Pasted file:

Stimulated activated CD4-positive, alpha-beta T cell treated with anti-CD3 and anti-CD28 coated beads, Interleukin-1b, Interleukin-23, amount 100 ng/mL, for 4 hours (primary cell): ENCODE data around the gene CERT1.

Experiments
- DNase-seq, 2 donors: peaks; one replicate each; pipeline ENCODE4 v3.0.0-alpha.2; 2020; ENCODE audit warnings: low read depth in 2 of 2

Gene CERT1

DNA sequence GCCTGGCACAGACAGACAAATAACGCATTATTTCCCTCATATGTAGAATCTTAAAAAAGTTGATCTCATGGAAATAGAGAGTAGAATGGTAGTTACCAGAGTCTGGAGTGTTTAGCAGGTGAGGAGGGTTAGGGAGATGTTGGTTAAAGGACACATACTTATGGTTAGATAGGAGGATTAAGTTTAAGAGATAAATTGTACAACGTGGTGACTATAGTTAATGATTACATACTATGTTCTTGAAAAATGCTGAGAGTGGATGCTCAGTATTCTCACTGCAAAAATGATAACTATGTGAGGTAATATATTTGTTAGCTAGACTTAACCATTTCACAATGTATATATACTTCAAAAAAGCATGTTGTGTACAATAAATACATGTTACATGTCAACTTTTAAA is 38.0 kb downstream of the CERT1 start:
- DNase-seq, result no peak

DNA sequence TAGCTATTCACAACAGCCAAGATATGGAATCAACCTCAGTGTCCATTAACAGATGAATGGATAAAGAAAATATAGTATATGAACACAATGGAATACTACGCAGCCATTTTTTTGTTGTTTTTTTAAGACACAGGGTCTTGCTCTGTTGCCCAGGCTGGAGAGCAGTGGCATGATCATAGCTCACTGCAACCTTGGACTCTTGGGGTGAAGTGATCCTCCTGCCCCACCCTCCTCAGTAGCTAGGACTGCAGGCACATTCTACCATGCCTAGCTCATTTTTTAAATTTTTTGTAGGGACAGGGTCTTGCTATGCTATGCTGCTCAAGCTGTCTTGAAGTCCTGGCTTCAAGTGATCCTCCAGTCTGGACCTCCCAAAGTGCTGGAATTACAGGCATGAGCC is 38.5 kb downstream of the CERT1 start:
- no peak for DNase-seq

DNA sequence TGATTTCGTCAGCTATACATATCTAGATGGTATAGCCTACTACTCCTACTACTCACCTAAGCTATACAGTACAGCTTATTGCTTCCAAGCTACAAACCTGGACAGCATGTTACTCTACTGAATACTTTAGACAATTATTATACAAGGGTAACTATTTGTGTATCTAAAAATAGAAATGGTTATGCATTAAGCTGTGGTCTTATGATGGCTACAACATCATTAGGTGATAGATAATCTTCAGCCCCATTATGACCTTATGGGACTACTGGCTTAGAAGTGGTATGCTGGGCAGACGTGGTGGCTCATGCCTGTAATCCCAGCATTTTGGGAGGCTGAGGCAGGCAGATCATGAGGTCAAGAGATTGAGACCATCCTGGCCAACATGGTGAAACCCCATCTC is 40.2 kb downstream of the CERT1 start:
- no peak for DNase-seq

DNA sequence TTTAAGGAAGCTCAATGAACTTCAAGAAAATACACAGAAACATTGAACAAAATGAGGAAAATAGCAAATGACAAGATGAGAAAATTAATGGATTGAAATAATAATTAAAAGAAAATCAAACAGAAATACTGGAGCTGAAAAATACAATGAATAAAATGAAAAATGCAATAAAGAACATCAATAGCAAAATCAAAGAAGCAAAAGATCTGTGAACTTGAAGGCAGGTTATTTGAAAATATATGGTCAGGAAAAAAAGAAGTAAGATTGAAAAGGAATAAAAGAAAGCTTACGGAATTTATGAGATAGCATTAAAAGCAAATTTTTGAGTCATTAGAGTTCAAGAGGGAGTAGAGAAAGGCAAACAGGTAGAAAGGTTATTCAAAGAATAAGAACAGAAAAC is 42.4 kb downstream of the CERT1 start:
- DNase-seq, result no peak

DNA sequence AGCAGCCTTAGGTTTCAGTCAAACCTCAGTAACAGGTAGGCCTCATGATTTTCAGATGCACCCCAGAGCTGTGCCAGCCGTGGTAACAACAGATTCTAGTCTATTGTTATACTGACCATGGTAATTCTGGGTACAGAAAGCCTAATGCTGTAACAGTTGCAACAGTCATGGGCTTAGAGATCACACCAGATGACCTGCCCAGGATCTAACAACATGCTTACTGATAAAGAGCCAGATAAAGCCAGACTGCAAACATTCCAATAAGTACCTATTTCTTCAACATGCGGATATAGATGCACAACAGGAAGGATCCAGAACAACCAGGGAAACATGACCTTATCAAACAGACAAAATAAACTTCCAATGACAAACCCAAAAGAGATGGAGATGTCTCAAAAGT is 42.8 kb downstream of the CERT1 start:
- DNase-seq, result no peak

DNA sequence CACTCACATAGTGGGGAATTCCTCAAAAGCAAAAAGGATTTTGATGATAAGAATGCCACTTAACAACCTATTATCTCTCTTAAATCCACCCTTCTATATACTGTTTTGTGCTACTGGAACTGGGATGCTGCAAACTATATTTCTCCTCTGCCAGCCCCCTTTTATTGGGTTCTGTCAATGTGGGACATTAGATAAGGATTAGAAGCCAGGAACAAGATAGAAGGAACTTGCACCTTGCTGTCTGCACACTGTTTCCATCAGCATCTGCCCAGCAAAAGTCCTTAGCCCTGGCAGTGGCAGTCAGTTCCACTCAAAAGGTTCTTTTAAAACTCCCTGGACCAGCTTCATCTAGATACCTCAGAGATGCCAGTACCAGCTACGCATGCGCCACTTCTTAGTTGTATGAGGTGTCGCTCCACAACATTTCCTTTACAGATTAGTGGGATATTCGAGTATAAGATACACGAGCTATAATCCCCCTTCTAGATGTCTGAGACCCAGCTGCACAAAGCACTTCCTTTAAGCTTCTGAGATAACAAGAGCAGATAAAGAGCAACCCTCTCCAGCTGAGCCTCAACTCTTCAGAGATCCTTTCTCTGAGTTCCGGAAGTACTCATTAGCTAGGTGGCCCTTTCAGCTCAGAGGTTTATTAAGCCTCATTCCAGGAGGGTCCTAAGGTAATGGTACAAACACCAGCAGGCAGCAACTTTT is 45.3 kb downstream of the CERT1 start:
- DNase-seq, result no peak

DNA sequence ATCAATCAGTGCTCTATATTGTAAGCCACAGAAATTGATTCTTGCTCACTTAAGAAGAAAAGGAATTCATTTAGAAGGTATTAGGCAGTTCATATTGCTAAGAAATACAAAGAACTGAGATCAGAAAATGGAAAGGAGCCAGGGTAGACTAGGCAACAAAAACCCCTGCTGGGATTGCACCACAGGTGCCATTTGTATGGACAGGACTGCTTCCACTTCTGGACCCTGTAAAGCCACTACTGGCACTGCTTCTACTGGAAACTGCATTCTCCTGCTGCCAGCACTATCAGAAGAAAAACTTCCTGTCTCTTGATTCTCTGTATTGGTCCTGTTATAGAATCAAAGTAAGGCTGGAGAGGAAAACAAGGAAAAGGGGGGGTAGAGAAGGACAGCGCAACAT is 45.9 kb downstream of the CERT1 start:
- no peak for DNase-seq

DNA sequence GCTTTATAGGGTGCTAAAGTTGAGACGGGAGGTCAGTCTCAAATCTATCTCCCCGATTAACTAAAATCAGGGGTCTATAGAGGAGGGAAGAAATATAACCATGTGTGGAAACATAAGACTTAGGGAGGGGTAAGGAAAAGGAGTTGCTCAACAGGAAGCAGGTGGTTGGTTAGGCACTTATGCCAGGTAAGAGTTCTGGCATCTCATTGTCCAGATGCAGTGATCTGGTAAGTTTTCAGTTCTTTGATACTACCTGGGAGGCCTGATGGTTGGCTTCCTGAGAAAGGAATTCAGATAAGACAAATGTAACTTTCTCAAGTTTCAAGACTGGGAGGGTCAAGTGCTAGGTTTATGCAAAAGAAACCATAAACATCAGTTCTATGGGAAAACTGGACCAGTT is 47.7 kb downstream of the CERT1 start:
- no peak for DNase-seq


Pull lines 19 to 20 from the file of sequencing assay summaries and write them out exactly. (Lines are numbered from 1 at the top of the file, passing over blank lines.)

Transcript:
DNA sequence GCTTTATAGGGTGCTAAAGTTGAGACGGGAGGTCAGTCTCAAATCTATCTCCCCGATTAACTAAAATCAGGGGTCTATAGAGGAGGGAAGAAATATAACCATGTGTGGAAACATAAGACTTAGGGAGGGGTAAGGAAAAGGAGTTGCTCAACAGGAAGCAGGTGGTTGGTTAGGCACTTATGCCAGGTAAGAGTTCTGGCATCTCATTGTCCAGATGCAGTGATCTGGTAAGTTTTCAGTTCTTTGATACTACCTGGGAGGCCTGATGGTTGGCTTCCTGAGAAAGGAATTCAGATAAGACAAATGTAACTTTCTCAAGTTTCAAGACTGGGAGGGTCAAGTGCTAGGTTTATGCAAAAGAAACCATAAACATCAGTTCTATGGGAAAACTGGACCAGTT is 47.7 kb downstream of the CERT1 start:
- no peak for DNase-seq